Huntington residents greet Honor Flight returnees

Brooke Griffin, Reporter

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The fifth annual Honor Flight returned 81 veterans to Huntington Saturday night. Honor Flight Huntington takes a group of veterans to Washington D.C. every year to let them pay their respects to their fallen companions and those who served their country.

“I’ve been wanting to go for a while; to finally be able to pay my respects to those I fought with and many others before and after me is a true honor,” said Korean War veteran Leroy Johnson.

Several hundred people showed up bearing smiles and homemade signs at the Tri-State Airport to welcome the men and women back home. The C-K Alumni Band played in the time leading up to their arrival.

As the flickering lights of the plane came closer, tears could be seen in the eyes of those who served and their loved ones.

“My grandpa served in Vietnam,” said Melissa Adkins, a veteran’s loved one. “There is nothing in this world that I am more proud of because he put his life on the line every day in order for me to stand here able to hug him today.”

As the veterans filed off of the plane through the color guard and welcoming personnel, they were welcomed with hugs, handshakes and a “thank you” from several people in the lines leading to the building doors.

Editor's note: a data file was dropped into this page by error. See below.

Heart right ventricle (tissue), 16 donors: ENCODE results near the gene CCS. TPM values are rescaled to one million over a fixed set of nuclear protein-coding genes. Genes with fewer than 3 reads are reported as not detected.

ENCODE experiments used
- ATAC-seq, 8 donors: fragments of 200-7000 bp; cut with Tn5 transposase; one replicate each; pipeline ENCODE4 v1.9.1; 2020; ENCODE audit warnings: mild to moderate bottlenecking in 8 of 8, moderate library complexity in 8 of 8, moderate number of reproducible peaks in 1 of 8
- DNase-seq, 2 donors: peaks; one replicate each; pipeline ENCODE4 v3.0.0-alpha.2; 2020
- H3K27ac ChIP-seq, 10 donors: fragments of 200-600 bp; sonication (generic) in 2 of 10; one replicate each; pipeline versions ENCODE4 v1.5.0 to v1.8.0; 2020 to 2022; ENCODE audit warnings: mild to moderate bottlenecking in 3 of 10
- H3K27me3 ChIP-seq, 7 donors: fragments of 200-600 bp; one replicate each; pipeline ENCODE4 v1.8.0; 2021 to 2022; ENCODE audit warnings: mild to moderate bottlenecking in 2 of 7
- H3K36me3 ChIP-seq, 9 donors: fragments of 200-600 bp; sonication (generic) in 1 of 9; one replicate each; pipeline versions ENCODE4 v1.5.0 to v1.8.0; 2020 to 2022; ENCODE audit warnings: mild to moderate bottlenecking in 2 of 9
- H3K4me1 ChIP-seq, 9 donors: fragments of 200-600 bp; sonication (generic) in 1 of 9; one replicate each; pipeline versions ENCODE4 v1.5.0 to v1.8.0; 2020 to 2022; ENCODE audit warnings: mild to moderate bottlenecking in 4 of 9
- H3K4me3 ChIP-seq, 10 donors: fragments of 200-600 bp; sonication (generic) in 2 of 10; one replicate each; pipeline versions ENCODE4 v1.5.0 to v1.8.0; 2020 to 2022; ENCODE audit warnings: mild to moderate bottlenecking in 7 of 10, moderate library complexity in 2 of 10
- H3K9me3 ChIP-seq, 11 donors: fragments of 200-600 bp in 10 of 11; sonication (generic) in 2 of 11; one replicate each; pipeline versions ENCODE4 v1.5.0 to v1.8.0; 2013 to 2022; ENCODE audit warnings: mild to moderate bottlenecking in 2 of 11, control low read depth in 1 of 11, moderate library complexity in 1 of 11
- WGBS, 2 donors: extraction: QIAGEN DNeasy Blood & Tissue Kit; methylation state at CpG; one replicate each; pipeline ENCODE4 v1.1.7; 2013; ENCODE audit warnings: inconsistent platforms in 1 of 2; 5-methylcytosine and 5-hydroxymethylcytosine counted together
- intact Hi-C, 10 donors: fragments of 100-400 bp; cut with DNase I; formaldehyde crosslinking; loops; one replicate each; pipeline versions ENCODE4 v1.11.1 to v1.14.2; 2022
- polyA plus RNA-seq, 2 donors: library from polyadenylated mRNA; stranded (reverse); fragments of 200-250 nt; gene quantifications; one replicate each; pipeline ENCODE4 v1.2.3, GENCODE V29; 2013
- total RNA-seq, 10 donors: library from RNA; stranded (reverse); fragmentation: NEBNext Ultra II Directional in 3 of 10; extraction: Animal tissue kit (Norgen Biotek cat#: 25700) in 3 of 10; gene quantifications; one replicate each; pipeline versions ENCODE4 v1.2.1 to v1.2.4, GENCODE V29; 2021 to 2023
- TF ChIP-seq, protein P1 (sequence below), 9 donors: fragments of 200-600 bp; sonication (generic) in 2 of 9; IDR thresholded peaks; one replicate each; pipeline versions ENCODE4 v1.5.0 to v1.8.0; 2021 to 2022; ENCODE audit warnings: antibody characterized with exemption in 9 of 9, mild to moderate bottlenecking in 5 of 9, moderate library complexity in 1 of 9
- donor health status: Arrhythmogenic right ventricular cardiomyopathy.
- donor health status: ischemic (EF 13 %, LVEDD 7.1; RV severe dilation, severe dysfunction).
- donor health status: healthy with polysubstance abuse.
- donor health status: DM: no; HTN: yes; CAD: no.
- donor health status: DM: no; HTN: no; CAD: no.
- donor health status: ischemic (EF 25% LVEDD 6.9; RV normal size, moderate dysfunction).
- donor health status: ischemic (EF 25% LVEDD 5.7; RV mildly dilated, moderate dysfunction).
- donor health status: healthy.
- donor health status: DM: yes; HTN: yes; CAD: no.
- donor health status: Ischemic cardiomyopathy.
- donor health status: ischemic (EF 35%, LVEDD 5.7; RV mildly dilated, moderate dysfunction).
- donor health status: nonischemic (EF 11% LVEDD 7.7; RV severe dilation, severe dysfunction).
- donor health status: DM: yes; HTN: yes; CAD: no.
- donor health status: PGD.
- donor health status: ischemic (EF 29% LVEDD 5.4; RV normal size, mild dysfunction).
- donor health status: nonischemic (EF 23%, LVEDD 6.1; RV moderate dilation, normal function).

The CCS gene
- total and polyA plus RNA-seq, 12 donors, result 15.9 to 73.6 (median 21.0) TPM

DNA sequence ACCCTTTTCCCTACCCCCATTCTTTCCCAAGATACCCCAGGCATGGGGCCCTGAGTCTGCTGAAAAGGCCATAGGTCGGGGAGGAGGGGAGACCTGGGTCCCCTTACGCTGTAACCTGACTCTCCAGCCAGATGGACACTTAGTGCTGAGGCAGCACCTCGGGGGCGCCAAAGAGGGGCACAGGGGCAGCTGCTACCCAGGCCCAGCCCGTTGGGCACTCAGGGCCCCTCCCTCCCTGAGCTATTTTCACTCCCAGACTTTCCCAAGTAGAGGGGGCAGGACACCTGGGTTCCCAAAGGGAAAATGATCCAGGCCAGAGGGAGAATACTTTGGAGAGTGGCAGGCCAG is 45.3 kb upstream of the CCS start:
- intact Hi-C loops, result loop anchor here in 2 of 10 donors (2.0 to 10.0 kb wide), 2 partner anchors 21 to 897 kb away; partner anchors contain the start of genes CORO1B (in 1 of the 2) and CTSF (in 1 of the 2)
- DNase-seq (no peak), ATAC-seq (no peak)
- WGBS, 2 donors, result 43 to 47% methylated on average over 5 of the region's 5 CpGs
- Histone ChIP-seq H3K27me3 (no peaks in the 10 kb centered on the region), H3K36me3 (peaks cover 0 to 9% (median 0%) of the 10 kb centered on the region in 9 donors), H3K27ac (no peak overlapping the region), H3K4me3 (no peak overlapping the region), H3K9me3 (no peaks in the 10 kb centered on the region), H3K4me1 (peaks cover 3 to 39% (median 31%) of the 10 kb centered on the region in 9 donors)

“Seeing so many people show up just to welcome us home is humbling and exciting all in one,” said Vietnam veteran Luke Hildebrand. “I never expected to look out the window of the plane and see dozens of flags waving and people I have never met before trying to shake my hand.”

Before the Honor Flight passengers left for the night with their loved ones, they were given photo books depicting their time in Washington to keep the memories alive for decades to come.

“I’m grateful and blessed,” said Lou Armstrong, a Korean War veteran. “Being able to take this trip to pay my respects to those who were not fortunate enough to see their families again was something I have felt for a long time that I needed to do. When I came home from war and came home today, people thanked me for my service, but I’m not the one who deserves to be thanked, the people that sacrificed their lives are the true heroes.”

Honor Flight Huntington flies veterans to Washington once a year at no personal cost.

Brooke Griffin can be contacted at [email protected]

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